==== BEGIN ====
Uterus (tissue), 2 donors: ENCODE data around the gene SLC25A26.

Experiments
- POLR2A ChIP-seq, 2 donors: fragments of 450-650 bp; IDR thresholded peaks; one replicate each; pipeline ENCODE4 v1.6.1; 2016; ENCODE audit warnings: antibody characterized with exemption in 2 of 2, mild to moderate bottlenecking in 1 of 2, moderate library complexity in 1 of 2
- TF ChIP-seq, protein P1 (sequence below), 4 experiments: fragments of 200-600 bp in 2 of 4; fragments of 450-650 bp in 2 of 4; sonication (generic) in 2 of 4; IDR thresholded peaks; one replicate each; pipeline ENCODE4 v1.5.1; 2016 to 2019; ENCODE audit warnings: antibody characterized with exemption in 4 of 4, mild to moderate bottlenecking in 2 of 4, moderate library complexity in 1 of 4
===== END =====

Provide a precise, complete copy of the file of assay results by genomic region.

Uterus (tissue), 2 donors: ENCODE data around the gene SLC25A26.

Experiments
- POLR2A ChIP-seq, 2 donors: fragments of 450-650 bp; IDR thresholded peaks; one replicate each; pipeline ENCODE4 v1.6.1; 2016; ENCODE audit warnings: antibody characterized with exemption in 2 of 2, mild to moderate bottlenecking in 1 of 2, moderate library complexity in 1 of 2
- TF ChIP-seq, protein P1 (sequence below), 4 experiments: fragments of 200-600 bp in 2 of 4; fragments of 450-650 bp in 2 of 4; sonication (generic) in 2 of 4; IDR thresholded peaks; one replicate each; pipeline ENCODE4 v1.5.1; 2016 to 2019; ENCODE audit warnings: antibody characterized with exemption in 4 of 4, mild to moderate bottlenecking in 2 of 4, moderate library complexity in 1 of 4